Retina Display Competitors Are Essential

 
 
By Don Reisinger  |  Posted 2012-09-20 Email Print this article Print
 
 
 
 
 
 
 


5. A Retina competitor is a must

The Retina display could be one of the most appealing features found in Apple's iPhone 5. When using that screen, going back to one with fewer pixels per inch and a lower resolution is unfathomable. So, competing vendors need to match the Retina display. Samsung was able to do it with its 4.8-inch Samsung Galaxy S III screen. Now, the rest of the market needs to follow suit.

6. Bring on the beefed-up cameras

Companies like Nokia and Samsung have rightfully realized that delivering a better camera than what can be found in the iPhone is a great way to win over customers. Now, though, the companies' competitors must do the same. Apple's iPhone 5 has a slightly improved rear camera, compared with the iPhone 4S, making it a bit more difficult to beat. But if Nokia can do it with its PureView, every other vendor should be able to do the same.

7. Major updates are an opportunity

As nice as the iPhone 5 might be, the new model can't really be called a major update. The handset is only taller, thinner and lighter than its predecessor, and the internal components are next-generation improvements over those found in the iPhone 4S. In some ways, the update is a bore. To attract customers, therefore, maybe competitors can deliver major updates. Such upgrades typically attract attention, which in turn, creates stronger sales.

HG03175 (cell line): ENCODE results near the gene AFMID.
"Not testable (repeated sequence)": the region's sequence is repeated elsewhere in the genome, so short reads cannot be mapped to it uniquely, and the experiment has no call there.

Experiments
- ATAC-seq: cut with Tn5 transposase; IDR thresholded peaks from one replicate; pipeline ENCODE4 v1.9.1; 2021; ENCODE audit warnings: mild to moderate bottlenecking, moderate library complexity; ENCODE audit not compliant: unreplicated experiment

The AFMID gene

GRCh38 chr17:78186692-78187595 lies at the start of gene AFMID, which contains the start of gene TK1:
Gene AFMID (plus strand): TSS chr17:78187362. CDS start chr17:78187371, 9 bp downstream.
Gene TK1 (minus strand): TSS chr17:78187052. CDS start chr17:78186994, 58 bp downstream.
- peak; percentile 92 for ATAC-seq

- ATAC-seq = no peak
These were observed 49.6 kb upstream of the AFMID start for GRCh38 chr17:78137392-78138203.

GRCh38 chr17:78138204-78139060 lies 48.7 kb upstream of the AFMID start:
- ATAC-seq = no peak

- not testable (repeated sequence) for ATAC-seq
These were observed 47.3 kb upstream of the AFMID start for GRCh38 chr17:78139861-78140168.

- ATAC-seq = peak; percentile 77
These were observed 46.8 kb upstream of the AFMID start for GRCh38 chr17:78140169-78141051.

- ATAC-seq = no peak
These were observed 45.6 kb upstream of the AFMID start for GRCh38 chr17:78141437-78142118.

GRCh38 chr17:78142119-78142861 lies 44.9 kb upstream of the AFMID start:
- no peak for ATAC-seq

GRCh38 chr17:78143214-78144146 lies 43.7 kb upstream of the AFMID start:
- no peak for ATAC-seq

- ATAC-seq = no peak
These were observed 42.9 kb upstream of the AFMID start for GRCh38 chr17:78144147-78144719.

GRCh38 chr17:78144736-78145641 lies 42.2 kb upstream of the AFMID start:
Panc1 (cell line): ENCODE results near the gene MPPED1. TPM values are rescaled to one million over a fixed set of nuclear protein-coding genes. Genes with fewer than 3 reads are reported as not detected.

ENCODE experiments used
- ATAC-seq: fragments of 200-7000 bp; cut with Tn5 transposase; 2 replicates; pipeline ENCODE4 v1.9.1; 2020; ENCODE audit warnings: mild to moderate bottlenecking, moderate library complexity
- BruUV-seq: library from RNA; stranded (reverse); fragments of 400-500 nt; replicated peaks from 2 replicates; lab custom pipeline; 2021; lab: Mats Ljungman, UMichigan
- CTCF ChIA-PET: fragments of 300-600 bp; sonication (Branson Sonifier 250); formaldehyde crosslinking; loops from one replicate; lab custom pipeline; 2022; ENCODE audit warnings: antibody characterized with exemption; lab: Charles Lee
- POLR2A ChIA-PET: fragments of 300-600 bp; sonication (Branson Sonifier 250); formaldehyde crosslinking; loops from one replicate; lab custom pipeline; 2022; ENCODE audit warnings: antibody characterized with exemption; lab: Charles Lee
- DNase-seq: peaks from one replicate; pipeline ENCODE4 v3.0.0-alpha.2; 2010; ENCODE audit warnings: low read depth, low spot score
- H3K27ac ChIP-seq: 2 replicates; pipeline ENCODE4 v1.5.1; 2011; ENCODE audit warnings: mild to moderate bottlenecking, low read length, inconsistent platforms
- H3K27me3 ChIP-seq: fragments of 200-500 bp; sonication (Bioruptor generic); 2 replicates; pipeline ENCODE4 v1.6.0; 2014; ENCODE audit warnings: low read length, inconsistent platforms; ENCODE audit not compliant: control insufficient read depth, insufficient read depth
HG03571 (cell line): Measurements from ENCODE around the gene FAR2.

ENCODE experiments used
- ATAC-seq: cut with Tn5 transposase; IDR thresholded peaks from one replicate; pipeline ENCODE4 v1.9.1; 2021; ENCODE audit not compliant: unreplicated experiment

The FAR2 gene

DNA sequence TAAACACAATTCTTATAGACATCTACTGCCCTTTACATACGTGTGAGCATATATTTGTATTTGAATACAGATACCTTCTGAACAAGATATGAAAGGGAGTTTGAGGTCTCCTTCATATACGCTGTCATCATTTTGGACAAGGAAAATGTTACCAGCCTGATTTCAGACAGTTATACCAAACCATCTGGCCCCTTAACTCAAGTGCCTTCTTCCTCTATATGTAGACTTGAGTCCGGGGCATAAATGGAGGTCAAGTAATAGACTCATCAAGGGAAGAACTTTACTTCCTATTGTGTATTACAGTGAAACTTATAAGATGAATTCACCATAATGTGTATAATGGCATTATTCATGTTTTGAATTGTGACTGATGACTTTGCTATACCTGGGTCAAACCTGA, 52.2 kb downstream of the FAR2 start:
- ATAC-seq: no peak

8. Timing is everything

If Apple has taught its competitors anything, it's that timing is extremely important. The company didn't get caught up in the summer smartphone craze, like Samsung, but it also didn't want to launch its smartphone too close to the holiday to hurt its other products. September seems to be the smartphone sweet spot. Now, how long will it take smartphone vendors to realize that?

9. Follow Apple's price lead

Apple's iPhone has held steady at its starting price of $199 with a two-year agreement. With that in mind, competitors shouldn't even consider pricing their products any higher. Consumers are still very price-conscious. And if they see a device with a price that's higher than the iPhone 5's, they'll buy Apple's product.

10. Ditch exclusivity

Although most Android vendors sell several devices available on multiple carriers, many of them offer a single device exclusively on one carrier. AT&T was initially the only carrier that sold iPhones, but Apple gradually expanded the list of carriers that sell the iPhone. At this time, it's a mistake for a competing smartphone carrier to restrict sales to a single mobile service carrier. If vendors offer up a flagship device, it should be offered to every carrier. Apple, for example, sells its iPhone on AT&T, Sprint and Verizon networks in the U.S. The company also offers its devices on regional networks. More vendors should do the same.

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Don Reisinger is a freelance technology columnist. He started writing about technology for Ziff-Davis' Gearlog.com. Since then, he has written extremely popular columns for CNET.com, Computerworld, InformationWeek, and others. He has appeared numerous times on national television to share his expertise with viewers. You can follow his every move at http://twitter.com/donreisinger.
 
 
 
 
 
 
 

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